Rapidly growing vacation rental startup Vacasa has made a name for itself by managing thousands of individual units across the U.S., but today it is ratcheting its offerings up another notch: The company is now going to manage entire communities.

The new program is a full service management option for communities, such as condo developments, that are primarily used as vacation rentals. Whereas previously Vacasa contracted with individual owners to manage their units as rentals, the new service will see the company assume a broader role, operating community-wide maintenance, front desk service, and financial management, among other things.

Meghan Lutterman | Credit: Vacasa

Meghan Lutterman, Vacasa’s director of homeowner associations, said the company will take on housing communities in which at least 50 percent of the units are being used as vacation rentals. Vacasa has already taken over management at 16 different rental communities spread across Idaho, Colorado and Costa Rica. And it hopes to expand, primarily in the U.S., in 2019.

“We wanted to prove this out and make sure we were able to execute on it,” she told Inman. “Now we are ready to roll it out to a much broader area.”

Vacasa has grown rapidly in recent years. The company started in 2009 after founder Eric Breon started managing a cabin belonging to his wife’s family on the Washington coast, but couldn’t find a satisfactory management solution for the property. Less than a decade later, Vacasa manages more than 10,600 individual units spread across multiple countries.

Last year, Vacasa raised $104 million in funding and in July it launched a real estate arm that connects agents to buyers and sellers. Vacasa dove into real estate after discovering that nearly 5 percent of the homeowners who use the company sell their properties each year.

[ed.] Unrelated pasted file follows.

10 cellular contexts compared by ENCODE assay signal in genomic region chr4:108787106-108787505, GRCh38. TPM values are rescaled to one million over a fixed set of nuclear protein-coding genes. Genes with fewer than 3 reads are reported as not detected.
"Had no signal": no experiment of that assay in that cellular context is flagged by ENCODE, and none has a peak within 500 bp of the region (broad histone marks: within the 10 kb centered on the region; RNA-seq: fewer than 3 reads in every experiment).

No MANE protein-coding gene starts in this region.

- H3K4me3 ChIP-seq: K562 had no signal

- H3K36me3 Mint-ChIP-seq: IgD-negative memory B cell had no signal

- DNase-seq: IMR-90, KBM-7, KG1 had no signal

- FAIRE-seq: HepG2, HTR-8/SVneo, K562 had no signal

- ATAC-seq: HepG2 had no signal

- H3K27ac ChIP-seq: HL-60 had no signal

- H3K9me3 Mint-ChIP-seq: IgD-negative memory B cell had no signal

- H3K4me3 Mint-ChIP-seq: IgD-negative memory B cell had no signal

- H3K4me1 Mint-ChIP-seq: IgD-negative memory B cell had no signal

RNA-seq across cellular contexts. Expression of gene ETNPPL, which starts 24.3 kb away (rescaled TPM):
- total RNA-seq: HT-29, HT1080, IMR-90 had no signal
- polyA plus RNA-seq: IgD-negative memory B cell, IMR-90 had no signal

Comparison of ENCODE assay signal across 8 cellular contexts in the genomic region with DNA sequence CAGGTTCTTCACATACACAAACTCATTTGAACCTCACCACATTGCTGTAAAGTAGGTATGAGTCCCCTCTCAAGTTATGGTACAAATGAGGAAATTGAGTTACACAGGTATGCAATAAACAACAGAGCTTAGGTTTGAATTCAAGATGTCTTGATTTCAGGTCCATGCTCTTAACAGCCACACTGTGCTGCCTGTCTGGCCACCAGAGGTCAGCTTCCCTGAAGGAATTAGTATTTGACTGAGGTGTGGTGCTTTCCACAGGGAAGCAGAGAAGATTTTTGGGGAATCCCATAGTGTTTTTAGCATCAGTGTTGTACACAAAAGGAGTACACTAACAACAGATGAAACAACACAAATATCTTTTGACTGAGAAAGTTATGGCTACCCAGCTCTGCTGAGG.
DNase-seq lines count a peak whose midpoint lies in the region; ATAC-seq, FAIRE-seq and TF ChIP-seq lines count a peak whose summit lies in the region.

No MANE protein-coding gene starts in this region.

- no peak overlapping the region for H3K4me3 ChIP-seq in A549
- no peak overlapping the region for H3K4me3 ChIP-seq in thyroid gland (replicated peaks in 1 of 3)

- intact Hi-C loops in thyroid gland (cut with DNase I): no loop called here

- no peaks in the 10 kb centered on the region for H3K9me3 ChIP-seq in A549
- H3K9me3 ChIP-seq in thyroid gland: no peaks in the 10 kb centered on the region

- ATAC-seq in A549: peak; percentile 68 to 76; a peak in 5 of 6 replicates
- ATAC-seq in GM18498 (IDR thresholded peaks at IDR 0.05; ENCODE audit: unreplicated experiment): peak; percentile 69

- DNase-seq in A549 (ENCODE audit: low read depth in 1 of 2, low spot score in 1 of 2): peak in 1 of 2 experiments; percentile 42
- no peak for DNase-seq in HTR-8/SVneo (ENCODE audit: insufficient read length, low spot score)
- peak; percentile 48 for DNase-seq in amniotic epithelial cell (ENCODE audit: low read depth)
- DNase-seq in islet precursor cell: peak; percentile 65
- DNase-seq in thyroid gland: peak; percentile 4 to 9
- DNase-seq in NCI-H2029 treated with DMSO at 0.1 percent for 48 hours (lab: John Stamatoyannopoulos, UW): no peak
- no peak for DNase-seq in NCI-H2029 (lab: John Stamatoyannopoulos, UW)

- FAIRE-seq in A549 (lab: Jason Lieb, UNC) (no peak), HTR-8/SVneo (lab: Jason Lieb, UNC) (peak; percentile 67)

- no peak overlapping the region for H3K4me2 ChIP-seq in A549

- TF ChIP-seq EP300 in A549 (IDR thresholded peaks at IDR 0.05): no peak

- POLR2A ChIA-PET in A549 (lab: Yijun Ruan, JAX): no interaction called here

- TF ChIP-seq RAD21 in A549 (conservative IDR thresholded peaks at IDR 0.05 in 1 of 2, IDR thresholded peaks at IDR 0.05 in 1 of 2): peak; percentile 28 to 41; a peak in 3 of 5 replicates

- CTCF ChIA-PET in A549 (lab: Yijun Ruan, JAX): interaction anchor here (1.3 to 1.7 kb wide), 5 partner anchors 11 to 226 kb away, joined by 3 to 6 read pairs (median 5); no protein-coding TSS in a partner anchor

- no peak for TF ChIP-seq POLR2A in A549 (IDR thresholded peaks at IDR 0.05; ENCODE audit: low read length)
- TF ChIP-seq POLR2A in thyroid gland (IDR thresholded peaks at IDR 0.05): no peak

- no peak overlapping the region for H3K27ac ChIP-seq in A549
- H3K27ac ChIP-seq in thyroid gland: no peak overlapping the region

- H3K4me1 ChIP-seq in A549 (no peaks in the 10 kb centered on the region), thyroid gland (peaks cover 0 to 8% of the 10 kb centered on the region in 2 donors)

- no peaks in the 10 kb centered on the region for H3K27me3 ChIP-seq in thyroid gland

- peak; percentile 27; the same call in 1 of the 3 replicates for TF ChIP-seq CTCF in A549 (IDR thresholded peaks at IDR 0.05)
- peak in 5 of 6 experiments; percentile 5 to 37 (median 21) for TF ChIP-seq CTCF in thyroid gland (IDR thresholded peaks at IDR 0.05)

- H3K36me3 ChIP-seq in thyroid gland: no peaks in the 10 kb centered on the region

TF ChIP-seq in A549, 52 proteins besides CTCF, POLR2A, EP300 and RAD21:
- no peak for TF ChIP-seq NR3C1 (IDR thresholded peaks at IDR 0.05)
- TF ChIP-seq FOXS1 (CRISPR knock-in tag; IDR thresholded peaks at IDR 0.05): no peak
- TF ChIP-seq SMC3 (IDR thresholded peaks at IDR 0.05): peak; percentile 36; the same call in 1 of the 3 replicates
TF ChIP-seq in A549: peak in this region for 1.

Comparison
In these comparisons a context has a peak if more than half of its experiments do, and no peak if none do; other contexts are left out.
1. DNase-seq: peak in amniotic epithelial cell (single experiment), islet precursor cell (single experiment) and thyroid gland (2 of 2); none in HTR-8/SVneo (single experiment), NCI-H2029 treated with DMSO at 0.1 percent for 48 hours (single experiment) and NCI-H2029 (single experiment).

Like Vacasa’s real estate arm, the new community association management services are the product of seeing a need on the part of the company’s clients. Lutterman said owners of the units Vacasa managed would sometimes approach the company with concerns about dirty pools, cracked tennis courts, or other problems with communal spaces. But because it only managed individual units, Vacasa was in no position to solve those problems.

The new community management service is meant to address that issue.

“This is an organic offering,” Lutterman said. “Homeowners have been coming to us for some time.”

Vacasa will take over management by putting in a bid with the community’s board of directors. Lutterman said that individual unit owners have been the ones to get the ball rolling, and once it takes over Vacasa works to create a “harmonious” environment with clients who have the company managing individual units and others.

“We work with the association’s governing documents to allow all the required or requested uses,” she added.

The service has proven to be a boon to Vacasa’s vacation rental business as well, with Lutterman saying that “management of the association drives individual unit growth for us.” Many of the units Vacasa currently manages are currently located in planned communities, meaning that they could eventually fall under the association management service if the owners pushed for that option.

Vacasa COO Bob Milne said in a statement that the company decided to begin widely offering community management because the skills were “already part of our arsenal.” He also said the company’s teams were “connecting with homeowners who are expressing needs they have surrounding not only their own vacation rentals, but also those in their communities.”

Update: Vacasa clarified that Breon’s cabin was not inherited, but rather that he began managing it.

Email Jim Dalrymple II

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